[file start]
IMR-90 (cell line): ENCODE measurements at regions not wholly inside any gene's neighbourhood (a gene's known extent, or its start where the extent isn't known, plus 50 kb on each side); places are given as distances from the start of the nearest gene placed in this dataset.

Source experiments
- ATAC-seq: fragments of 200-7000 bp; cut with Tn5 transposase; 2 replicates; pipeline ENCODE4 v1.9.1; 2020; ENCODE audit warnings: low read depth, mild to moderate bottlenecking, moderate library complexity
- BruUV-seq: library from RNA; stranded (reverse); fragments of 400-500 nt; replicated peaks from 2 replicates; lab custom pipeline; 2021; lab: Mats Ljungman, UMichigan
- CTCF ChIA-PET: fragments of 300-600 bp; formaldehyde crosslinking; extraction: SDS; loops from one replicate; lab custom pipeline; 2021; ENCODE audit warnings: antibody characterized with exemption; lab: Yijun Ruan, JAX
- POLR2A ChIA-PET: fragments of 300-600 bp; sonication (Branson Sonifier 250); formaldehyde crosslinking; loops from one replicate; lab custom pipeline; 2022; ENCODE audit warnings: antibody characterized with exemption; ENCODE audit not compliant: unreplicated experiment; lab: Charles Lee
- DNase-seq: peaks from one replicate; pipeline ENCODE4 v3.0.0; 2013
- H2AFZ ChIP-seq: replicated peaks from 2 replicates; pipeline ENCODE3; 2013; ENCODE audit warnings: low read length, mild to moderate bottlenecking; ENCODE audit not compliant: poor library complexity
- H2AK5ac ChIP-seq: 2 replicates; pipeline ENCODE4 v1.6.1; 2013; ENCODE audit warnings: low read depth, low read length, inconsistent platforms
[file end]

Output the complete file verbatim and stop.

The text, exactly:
IMR-90 (cell line): ENCODE measurements at regions not wholly inside any gene's neighbourhood (a gene's known extent, or its start where the extent isn't known, plus 50 kb on each side); places are given as distances from the start of the nearest gene placed in this dataset.

Source experiments
- ATAC-seq: fragments of 200-7000 bp; cut with Tn5 transposase; 2 replicates; pipeline ENCODE4 v1.9.1; 2020; ENCODE audit warnings: low read depth, mild to moderate bottlenecking, moderate library complexity
- BruUV-seq: library from RNA; stranded (reverse); fragments of 400-500 nt; replicated peaks from 2 replicates; lab custom pipeline; 2021; lab: Mats Ljungman, UMichigan
- CTCF ChIA-PET: fragments of 300-600 bp; formaldehyde crosslinking; extraction: SDS; loops from one replicate; lab custom pipeline; 2021; ENCODE audit warnings: antibody characterized with exemption; lab: Yijun Ruan, JAX
- POLR2A ChIA-PET: fragments of 300-600 bp; sonication (Branson Sonifier 250); formaldehyde crosslinking; loops from one replicate; lab custom pipeline; 2022; ENCODE audit warnings: antibody characterized with exemption; ENCODE audit not compliant: unreplicated experiment; lab: Charles Lee
- DNase-seq: peaks from one replicate; pipeline ENCODE4 v3.0.0; 2013
- H2AFZ ChIP-seq: replicated peaks from 2 replicates; pipeline ENCODE3; 2013; ENCODE audit warnings: low read length, mild to moderate bottlenecking; ENCODE audit not compliant: poor library complexity
- H2AK5ac ChIP-seq: 2 replicates; pipeline ENCODE4 v1.6.1; 2013; ENCODE audit warnings: low read depth, low read length, inconsistent platforms